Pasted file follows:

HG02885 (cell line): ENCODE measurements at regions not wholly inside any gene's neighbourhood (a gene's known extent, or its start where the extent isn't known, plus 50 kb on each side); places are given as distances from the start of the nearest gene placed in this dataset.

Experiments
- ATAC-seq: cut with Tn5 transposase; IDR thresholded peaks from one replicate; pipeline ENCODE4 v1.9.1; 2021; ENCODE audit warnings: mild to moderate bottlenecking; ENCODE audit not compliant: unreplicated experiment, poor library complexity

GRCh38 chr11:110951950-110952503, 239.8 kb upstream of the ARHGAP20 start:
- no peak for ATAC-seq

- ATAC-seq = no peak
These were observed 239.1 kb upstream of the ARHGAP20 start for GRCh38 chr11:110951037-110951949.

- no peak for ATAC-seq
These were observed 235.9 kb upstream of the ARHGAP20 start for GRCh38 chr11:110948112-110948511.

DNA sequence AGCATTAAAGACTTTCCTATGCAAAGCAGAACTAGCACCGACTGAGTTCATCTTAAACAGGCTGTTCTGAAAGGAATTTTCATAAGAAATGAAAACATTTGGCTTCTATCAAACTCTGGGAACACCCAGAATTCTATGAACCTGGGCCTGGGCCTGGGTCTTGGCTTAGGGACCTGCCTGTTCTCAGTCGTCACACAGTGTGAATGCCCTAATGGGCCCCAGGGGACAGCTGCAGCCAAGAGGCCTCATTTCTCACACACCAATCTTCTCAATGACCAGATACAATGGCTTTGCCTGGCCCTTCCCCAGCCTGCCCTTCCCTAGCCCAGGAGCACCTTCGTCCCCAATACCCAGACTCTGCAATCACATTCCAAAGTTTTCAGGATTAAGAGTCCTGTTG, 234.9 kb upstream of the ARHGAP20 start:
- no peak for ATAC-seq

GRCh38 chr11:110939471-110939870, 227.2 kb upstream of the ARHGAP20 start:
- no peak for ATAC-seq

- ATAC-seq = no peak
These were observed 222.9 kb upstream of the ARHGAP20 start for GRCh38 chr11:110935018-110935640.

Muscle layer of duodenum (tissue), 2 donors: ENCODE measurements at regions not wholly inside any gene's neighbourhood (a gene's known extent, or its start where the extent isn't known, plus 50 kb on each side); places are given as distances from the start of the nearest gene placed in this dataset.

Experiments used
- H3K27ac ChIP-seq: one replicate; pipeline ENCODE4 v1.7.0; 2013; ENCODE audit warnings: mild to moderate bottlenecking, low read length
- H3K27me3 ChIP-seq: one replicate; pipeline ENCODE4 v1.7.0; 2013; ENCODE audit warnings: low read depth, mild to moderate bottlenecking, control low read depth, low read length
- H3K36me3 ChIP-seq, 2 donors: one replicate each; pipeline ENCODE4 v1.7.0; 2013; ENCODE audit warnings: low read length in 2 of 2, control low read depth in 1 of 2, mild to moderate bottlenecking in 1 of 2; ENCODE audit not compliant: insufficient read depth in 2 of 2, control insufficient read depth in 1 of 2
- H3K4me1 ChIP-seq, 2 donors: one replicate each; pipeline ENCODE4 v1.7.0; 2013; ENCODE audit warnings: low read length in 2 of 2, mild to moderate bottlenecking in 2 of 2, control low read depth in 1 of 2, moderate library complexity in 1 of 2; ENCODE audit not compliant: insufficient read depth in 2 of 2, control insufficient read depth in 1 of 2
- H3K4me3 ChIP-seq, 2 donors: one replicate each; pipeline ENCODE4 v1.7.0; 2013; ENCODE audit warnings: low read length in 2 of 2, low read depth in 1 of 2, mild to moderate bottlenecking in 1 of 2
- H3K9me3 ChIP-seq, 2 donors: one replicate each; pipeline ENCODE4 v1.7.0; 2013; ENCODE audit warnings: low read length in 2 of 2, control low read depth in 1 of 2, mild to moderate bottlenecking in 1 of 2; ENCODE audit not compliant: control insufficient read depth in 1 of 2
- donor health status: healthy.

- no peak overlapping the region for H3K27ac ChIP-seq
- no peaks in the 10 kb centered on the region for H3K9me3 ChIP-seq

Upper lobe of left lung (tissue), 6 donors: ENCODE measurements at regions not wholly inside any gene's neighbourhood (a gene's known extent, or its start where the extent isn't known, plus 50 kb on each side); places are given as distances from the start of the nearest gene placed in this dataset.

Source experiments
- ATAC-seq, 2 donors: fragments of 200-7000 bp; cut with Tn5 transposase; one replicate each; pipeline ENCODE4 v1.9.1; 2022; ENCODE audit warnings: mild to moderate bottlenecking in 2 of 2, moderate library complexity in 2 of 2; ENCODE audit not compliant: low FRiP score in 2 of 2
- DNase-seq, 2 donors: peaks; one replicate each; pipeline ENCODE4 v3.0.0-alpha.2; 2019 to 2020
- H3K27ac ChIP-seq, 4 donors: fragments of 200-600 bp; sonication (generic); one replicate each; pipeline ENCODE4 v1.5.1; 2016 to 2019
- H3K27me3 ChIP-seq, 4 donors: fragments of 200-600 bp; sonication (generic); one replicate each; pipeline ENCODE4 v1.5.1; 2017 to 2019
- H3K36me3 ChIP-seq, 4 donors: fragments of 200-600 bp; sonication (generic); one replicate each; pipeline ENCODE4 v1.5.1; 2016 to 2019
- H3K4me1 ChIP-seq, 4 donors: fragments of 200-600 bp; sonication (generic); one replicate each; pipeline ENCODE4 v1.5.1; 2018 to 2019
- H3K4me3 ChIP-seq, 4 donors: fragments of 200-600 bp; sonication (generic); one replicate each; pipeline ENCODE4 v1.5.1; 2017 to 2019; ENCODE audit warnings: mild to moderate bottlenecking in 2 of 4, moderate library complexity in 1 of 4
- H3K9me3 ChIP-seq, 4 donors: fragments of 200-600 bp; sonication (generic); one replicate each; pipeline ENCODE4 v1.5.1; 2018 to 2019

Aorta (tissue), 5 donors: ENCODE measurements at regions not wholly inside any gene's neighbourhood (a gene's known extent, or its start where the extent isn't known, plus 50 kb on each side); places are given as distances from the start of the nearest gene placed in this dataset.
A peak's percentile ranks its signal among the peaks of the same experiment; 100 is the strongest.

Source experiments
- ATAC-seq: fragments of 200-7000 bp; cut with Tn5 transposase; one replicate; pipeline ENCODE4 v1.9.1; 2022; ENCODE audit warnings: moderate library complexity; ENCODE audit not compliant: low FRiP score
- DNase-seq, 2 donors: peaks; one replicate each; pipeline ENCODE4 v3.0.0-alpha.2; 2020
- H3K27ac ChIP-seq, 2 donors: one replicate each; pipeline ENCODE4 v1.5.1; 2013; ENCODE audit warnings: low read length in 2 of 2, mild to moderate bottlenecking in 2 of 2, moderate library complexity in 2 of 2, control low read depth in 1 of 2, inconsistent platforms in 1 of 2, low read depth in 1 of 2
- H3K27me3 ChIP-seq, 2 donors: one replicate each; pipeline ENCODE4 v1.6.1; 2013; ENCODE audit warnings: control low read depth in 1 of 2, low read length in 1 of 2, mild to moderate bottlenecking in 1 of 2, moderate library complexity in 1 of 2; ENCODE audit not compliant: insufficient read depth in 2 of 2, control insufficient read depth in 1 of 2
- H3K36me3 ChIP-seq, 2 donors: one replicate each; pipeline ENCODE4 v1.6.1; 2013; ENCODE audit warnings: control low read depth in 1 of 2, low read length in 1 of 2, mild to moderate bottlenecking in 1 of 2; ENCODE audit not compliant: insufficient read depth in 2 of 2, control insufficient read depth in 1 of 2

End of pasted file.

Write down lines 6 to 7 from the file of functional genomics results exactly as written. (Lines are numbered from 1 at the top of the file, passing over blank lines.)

- ATAC-seq = no peak
These were observed 239.1 kb upstream of the ARHGAP20 start for GRCh38 chr11:110951037-110951949.